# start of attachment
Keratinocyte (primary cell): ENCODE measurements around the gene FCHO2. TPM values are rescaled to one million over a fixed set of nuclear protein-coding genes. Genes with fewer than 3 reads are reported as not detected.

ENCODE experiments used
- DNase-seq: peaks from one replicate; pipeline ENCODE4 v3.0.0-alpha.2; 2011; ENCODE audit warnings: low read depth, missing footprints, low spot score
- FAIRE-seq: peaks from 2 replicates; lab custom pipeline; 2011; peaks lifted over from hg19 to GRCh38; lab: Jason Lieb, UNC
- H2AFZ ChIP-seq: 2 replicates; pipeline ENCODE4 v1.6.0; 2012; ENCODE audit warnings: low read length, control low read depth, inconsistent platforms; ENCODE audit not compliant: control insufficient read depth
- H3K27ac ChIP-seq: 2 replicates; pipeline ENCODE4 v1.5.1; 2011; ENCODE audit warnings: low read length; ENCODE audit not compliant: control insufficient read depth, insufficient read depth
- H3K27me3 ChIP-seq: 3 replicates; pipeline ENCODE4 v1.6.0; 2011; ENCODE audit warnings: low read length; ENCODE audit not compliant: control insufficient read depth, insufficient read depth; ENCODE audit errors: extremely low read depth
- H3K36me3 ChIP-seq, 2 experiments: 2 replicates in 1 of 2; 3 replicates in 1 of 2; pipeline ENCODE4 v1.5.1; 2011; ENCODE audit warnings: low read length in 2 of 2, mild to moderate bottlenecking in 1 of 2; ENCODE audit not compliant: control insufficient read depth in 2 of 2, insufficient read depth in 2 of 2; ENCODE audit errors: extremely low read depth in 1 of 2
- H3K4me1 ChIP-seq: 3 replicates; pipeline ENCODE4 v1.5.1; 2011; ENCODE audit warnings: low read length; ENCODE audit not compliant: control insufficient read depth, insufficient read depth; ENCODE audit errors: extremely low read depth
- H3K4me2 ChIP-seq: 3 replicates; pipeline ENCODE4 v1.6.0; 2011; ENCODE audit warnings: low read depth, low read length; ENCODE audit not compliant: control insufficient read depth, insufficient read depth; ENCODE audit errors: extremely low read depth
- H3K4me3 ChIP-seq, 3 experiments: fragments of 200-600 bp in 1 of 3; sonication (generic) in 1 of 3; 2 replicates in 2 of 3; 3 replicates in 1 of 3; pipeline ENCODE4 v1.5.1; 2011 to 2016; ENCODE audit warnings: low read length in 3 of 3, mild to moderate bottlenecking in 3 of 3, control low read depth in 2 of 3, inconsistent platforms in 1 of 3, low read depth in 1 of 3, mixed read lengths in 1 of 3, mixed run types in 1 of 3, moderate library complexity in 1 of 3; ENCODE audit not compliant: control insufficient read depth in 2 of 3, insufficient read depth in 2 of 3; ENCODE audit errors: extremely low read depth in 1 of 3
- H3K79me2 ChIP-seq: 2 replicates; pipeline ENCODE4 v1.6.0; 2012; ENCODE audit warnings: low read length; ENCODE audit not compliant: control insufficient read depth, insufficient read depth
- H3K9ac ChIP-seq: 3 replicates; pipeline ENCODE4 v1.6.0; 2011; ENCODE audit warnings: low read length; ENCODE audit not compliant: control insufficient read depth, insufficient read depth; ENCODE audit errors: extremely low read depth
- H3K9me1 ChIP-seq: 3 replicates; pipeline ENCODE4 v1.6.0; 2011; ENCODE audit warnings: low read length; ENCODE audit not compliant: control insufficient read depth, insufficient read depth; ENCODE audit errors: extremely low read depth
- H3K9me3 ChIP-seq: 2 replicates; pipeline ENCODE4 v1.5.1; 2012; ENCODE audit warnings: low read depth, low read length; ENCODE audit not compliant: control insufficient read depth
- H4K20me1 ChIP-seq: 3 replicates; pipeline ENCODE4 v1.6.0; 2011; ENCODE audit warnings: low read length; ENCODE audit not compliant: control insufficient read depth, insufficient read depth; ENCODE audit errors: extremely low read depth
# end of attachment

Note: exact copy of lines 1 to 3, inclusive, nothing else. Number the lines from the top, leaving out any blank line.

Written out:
Keratinocyte (primary cell): ENCODE measurements around the gene FCHO2. TPM values are rescaled to one million over a fixed set of nuclear protein-coding genes. Genes with fewer than 3 reads are reported as not detected.

ENCODE experiments used
- DNase-seq: peaks from one replicate; pipeline ENCODE4 v3.0.0-alpha.2; 2011; ENCODE audit warnings: low read depth, missing footprints, low spot score